Three weeks ago, Heritage education expert Lindsey Burke testified before the Tennessee legislature about the benefits of education savings accounts.

And in a major victory for school choice, the state legislature passed a bill this week to create ESAs for students with special needs. The bill is now on its way to the desk of Gov. Bill Haslam.

ESAs allow parents to direct their child’s portion of education spending towards education options that meet their child’s needs. “They separate the financing of education from the delivery of services and empower families to choose which provider works best for their children,” Burke writes in The Daily Signal.

Twenty-two state legislatures are considering ESAs for the 2015 school year.

Do you think education dollars should follow the student, as ESAs allow? 

The FCC’s net neutrality regulations, which impose onerous new rules on internet service providers in the name of “fairness,” are headed back to the courts. The FCC has twice been rebuked when it has unilaterally claimed this regulatory power, which would tend to stifle innovation. This time, the FCC wants to regulate ISPs as “common carriers,” the same sorts of rules that apply to water companies.

Heritage regulatory expert James Gattuso explains how Internet providers are fighting back:

Will the plaintiffs win in court a third time? The FCC says no, pointing to the fact that, by reclassifying ISPs as common carriers, it has fixed its earlier problem. But the ISPs will argue that the FCC’s decision to reclassify them as common, or telecommunications carriers was arbitrary — a political decision aimed at expanding the agencies’ own power rather than a reasoned decision based on the statutory definition of the term “telecommunications carrier.”

“The current law’s opaque and ambiguous terminology reduces predictability and accountability in the online communications system,” Gattuso writes. And that’s a big problem.

Do you think the federal government should micromanage the service you get from internet providers?

Photo Credit: The Daily Signal

Heritage economist James Sherk testified before front of the Nevada Assembly earlier this month on making collective bargaining optional for all government employees. In his testimony, Sherk argues that unions for government employees are bad policy, because unlike private sector unions they:

  1. Undermine representative government: “Collective bargaining in government takes away the final say on public policy from voters’ elected representatives. It forces them to negotiate a contract with union leaders, excluding all other citizens and potential workers from the bargaining table.”
  2. Come with no checks and balances: Private sector unions have competition with non-unionized businesses, but government employee unions do not: “Residents of Reno, Nevada, cannot receive police protection from Carson City or educate their children in Clark County Public Schools. Moreover mandatory taxes fund government operations.”
  3. Inflate pay for their workers: “Collective bargaining has considerably inflated the compensation of Nevada’s local government employees. It has produced benefit packages that few private-sector workers ever see. In many local governments, employees pay nothing toward the cost of their extensive health insurance benefits.”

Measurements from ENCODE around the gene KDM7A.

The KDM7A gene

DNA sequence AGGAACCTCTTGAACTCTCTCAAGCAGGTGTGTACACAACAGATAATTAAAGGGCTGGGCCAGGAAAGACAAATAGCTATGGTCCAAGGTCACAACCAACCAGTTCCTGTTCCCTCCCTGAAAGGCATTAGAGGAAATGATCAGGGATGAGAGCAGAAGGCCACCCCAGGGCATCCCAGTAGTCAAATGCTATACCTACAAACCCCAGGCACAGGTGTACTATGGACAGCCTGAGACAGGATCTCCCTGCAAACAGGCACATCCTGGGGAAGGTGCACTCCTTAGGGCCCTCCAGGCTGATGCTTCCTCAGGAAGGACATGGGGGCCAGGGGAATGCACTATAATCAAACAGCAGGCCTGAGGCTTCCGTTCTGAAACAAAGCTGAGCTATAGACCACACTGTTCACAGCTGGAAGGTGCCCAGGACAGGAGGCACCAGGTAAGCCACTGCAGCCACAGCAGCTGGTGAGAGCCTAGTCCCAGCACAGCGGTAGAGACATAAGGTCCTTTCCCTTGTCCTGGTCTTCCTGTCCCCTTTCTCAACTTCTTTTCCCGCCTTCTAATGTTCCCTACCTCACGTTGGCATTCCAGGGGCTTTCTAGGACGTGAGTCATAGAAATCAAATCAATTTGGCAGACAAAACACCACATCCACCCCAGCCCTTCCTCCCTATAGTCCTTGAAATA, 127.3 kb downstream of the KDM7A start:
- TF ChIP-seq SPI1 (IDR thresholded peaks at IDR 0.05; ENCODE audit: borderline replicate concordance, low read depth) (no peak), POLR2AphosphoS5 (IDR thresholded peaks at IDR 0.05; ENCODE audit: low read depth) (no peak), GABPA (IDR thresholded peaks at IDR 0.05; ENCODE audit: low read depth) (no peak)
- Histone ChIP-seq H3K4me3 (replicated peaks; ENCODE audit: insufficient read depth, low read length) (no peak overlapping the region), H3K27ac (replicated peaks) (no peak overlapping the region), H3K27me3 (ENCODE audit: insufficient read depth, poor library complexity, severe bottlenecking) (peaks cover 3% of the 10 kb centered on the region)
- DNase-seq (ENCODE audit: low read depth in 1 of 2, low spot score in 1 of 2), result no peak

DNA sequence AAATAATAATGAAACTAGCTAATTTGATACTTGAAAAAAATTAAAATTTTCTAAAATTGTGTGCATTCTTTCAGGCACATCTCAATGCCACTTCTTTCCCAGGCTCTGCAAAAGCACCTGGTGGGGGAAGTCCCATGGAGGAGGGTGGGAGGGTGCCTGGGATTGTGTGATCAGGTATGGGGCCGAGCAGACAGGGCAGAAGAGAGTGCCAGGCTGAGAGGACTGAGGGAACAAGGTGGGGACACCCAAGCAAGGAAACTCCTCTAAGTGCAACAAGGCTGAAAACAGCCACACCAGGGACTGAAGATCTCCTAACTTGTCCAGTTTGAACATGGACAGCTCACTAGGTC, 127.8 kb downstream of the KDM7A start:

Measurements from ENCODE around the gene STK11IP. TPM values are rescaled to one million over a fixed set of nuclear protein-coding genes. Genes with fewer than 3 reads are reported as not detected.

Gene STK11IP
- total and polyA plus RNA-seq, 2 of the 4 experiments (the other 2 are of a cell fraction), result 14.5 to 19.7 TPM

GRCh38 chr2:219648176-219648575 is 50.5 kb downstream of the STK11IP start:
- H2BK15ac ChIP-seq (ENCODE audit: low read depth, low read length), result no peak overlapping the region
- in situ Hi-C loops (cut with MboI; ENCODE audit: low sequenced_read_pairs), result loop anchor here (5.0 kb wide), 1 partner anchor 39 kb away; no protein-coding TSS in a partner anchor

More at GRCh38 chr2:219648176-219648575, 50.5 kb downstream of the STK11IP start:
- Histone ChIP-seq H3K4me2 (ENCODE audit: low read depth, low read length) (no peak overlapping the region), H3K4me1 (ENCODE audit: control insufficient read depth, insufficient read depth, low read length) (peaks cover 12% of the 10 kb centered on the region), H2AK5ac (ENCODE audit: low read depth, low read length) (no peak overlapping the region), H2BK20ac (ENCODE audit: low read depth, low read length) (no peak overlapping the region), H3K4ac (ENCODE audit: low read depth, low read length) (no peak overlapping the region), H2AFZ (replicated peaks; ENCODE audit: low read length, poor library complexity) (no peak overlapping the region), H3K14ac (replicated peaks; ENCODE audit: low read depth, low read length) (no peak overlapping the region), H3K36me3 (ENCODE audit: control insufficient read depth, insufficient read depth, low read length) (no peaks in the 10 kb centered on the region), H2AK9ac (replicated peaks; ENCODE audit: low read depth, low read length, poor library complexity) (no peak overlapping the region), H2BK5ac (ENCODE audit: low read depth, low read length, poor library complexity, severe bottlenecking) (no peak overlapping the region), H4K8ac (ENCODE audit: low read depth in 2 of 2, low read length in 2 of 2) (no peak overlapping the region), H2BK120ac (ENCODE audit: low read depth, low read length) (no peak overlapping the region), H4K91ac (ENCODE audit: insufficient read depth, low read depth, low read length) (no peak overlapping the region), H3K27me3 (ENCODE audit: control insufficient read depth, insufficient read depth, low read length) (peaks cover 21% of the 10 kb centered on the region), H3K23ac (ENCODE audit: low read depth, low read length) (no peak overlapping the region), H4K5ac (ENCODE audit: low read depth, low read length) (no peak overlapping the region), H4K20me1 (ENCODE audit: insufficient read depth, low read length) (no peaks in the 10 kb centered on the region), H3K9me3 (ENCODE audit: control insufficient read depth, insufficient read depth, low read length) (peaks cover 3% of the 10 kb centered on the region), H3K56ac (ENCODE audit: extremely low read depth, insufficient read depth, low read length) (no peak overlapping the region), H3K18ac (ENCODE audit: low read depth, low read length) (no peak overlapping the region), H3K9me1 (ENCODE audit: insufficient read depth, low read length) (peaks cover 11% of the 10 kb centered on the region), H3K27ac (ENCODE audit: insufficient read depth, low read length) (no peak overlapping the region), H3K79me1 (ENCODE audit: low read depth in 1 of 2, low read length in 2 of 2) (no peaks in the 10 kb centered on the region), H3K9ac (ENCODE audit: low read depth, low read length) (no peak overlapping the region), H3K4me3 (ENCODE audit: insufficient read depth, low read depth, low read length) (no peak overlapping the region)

Follow this link to see the rest of Sherk’s testimony.

Do you think Nevada should make unions optional for its government employees?

Jim DeMint speaks to Heritage members in Dallas on Monday at the inaugural Reclaim America event.

Jim DeMint speaks to Heritage members in Dallas on Monday.

Roughly 800 Heritage members joined Heritage President Jim DeMint and Heritage Action CEO Mike Needham in Dallas on Monday to launch Reclaim America.

Reclaim America is Heritage’s ambitious plan — unlike anything ever before attempted by a policy organization — to restore conservative principles. Its success relies on Heritage’s conservative policy expertise, our ability to take our message to the American people, our leadership and strategic location, and Heritage Action’s grassroots activism to hold lawmakers accountable to conservative ideas.

Learn more about Reclaim America and how you can get involved >>

The Reclaim America tour visits Houston tomorrow. Find a Reclaim America in your area >>

On the 150th anniversary of President Lincoln’s assassination, pundits on the Left like MSNBC’s Chris Matthews have rushed to claim the President for their own ideology. Writing in the Wall Street Journal, pundit William McGurn cites a study published by Heritage to argue that Lincoln was far from a modern left-wing progressive:

Fellow Lincoln scholar Allen Guelzo likewise emphasizes Lincoln’s emphasis on upward mobility. His roots, after all, were in the pro-business Whig Party, and he favored government involvement only to the extent it did what the people needed to have done but could not do themselves.

In a paper still available online at the Heritage Foundation, Mr. Guelzo takes on the Lincoln chestnuts one by one, e.g. that he bequeathed America a huge centralized government—in fact, the federal government shrank back to prewar levels in the years after the war. That he promoted federal activism through programs such as the Homestead Act—Mr. Guelzo prefers to call it “the greatest privatization scheme in history.” That Lincoln was an authoritarian—the narrow limits of the Emancipation Proclamation, freeing slaves only in states in rebellion, shows Lincoln’s reluctance to exert powers he did not have. And so on.

Be sure to read Guelzo’s full Heritage article, which concludes, “Lincoln is not, and nor was his Administration, any model for what today seems so objectionable in the modern welfare state.”

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